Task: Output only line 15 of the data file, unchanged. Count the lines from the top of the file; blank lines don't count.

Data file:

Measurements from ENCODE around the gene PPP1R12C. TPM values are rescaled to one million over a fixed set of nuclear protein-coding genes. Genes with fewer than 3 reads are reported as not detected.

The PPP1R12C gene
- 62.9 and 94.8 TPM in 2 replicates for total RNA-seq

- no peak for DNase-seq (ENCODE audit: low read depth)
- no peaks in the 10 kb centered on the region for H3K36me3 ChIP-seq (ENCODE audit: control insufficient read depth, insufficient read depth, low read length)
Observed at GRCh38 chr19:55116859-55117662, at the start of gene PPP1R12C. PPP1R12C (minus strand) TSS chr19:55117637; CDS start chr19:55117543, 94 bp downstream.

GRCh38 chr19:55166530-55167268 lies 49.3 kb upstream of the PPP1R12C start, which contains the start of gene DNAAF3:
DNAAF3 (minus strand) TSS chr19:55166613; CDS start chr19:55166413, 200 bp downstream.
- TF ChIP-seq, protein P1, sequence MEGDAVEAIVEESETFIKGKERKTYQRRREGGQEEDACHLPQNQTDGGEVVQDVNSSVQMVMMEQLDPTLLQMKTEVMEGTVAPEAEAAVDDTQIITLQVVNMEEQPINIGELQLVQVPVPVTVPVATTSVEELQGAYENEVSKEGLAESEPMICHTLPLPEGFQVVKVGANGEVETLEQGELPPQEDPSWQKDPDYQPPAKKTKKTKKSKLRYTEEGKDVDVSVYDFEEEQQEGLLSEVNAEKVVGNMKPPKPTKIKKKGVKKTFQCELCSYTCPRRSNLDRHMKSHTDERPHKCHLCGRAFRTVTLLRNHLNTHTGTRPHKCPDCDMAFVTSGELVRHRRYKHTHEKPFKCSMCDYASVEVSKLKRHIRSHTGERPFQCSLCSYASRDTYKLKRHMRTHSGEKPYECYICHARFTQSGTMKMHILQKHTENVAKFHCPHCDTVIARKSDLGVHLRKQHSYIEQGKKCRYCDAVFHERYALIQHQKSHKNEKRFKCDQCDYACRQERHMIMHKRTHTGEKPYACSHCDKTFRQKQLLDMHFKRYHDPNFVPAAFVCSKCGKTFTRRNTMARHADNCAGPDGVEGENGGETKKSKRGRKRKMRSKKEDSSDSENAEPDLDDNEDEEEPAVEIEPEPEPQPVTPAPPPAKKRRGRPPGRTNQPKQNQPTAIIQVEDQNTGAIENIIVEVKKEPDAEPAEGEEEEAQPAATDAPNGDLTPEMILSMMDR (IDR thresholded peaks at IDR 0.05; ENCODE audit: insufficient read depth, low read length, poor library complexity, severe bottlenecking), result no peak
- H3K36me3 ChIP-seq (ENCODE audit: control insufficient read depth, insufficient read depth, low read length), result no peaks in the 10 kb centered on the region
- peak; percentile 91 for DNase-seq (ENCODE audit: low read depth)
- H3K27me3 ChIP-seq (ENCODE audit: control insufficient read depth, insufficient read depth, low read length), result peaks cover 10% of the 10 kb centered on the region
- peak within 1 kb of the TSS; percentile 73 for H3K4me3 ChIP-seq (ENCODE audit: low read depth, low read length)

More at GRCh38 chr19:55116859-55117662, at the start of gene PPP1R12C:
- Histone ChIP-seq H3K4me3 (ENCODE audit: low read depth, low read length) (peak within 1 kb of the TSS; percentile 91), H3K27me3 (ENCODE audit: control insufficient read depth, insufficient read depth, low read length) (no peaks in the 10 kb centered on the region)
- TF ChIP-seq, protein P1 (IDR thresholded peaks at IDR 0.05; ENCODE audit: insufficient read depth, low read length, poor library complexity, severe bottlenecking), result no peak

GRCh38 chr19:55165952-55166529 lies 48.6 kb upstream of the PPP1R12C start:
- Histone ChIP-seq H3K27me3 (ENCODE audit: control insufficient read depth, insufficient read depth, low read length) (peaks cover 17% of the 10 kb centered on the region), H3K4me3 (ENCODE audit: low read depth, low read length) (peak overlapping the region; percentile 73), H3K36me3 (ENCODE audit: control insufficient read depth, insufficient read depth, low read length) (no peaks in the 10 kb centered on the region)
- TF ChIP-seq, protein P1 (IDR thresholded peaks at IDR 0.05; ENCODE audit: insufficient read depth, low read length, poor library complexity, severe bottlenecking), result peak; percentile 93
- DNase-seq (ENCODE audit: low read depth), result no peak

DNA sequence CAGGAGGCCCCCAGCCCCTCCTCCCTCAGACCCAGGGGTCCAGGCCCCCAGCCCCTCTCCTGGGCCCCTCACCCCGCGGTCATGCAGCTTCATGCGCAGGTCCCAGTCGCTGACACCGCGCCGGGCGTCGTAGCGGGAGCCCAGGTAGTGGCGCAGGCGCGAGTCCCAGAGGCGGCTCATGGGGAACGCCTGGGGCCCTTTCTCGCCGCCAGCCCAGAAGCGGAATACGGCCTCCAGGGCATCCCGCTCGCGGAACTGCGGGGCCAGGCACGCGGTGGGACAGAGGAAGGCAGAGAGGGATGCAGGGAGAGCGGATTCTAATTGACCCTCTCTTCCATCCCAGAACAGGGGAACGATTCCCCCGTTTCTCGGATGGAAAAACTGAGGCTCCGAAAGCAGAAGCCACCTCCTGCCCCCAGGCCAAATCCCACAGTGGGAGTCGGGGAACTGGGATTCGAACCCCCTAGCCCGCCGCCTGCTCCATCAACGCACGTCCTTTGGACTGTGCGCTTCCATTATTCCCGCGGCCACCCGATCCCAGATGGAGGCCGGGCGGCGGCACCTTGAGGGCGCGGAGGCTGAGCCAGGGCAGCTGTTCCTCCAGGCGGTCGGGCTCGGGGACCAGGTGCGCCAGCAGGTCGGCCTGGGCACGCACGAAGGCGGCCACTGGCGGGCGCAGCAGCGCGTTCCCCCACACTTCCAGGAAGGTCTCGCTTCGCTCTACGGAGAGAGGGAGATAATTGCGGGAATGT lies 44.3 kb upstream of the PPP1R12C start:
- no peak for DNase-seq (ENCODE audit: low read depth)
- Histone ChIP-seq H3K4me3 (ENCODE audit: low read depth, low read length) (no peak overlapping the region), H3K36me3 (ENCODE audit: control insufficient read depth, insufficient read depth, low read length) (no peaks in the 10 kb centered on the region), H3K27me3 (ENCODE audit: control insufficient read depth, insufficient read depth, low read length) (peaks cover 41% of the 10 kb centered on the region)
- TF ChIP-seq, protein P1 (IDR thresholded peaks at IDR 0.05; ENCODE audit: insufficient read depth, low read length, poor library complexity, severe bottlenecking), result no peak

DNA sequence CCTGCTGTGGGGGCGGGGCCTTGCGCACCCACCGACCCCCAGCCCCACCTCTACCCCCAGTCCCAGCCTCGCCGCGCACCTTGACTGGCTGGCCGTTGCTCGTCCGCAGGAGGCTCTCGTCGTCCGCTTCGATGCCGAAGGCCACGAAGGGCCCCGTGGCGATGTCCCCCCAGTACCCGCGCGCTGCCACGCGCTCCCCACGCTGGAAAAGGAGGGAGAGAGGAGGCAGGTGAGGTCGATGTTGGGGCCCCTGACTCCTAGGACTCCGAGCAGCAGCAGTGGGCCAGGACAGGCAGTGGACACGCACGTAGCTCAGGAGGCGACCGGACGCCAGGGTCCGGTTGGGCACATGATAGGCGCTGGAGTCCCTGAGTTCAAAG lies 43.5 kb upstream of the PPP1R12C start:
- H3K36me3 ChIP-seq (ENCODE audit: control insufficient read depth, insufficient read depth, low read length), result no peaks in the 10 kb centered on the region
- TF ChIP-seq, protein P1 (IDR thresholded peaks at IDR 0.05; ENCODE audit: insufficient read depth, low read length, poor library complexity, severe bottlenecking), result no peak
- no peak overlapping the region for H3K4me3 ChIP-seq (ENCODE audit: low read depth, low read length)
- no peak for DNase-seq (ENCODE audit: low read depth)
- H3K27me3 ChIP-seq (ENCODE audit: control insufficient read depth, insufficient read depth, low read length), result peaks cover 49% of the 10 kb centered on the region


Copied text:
- Histone ChIP-seq H3K4me3 (ENCODE audit: low read depth, low read length) (peak within 1 kb of the TSS; percentile 91), H3K27me3 (ENCODE audit: control insufficient read depth, insufficient read depth, low read length) (no peaks in the 10 kb centered on the region)